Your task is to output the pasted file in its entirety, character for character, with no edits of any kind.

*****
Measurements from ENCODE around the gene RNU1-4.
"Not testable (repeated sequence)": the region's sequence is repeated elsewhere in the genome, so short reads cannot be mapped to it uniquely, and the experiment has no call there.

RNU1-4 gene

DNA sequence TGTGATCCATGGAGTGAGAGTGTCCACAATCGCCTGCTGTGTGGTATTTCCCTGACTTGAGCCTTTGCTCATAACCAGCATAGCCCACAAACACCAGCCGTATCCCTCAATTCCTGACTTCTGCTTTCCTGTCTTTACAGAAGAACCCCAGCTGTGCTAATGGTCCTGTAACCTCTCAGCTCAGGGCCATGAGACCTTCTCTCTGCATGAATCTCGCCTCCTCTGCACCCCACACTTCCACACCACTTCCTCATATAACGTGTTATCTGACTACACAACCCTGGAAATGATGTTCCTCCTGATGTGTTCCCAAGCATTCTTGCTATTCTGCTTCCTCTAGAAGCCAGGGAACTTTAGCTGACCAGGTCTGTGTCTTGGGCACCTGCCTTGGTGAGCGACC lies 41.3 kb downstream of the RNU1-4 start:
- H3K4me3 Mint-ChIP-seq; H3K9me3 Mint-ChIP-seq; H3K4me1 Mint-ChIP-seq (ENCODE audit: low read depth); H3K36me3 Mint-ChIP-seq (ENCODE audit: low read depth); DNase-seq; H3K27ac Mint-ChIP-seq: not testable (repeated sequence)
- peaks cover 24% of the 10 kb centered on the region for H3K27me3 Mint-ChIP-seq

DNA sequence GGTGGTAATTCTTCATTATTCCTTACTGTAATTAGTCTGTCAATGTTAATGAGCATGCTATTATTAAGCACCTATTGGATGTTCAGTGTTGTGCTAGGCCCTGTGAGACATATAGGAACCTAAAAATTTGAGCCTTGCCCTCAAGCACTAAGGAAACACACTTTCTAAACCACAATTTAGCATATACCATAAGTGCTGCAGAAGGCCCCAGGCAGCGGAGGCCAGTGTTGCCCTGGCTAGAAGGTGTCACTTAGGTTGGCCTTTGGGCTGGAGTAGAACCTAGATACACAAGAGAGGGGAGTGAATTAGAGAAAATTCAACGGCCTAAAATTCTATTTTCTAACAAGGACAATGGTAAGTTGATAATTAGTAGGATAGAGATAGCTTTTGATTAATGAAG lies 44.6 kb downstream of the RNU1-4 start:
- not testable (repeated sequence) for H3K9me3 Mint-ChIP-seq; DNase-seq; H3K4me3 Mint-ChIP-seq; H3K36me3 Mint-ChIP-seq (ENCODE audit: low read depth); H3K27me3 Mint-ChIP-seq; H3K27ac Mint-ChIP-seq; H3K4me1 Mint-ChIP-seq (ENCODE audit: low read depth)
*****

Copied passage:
Measurements from ENCODE around the gene RNU1-4.
"Not testable (repeated sequence)": the region's sequence is repeated elsewhere in the genome, so short reads cannot be mapped to it uniquely, and the experiment has no call there.

RNU1-4 gene

DNA sequence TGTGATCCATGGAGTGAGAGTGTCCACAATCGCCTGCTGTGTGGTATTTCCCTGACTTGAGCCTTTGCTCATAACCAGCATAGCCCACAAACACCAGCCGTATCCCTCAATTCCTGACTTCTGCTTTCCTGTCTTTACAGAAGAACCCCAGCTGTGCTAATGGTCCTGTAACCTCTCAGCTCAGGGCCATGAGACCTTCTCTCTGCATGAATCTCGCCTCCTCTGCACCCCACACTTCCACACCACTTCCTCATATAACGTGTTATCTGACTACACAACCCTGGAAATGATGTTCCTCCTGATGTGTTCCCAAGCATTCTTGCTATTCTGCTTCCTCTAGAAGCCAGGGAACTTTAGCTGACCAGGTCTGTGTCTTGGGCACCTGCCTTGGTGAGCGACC lies 41.3 kb downstream of the RNU1-4 start:
- H3K4me3 Mint-ChIP-seq; H3K9me3 Mint-ChIP-seq; H3K4me1 Mint-ChIP-seq (ENCODE audit: low read depth); H3K36me3 Mint-ChIP-seq (ENCODE audit: low read depth); DNase-seq; H3K27ac Mint-ChIP-seq: not testable (repeated sequence)
- peaks cover 24% of the 10 kb centered on the region for H3K27me3 Mint-ChIP-seq

DNA sequence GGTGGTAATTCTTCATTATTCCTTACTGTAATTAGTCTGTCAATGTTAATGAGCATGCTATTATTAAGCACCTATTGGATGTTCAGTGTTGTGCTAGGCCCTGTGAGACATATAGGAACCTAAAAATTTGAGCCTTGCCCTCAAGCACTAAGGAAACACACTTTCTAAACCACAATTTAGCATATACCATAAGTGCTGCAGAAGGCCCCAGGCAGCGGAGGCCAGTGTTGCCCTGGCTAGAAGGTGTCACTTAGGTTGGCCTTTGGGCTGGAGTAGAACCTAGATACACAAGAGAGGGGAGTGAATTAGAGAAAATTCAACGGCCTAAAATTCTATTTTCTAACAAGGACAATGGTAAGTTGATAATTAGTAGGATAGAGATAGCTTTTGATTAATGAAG lies 44.6 kb downstream of the RNU1-4 start:
- not testable (repeated sequence) for H3K9me3 Mint-ChIP-seq; DNase-seq; H3K4me3 Mint-ChIP-seq; H3K36me3 Mint-ChIP-seq (ENCODE audit: low read depth); H3K27me3 Mint-ChIP-seq; H3K27ac Mint-ChIP-seq; H3K4me1 Mint-ChIP-seq (ENCODE audit: low read depth)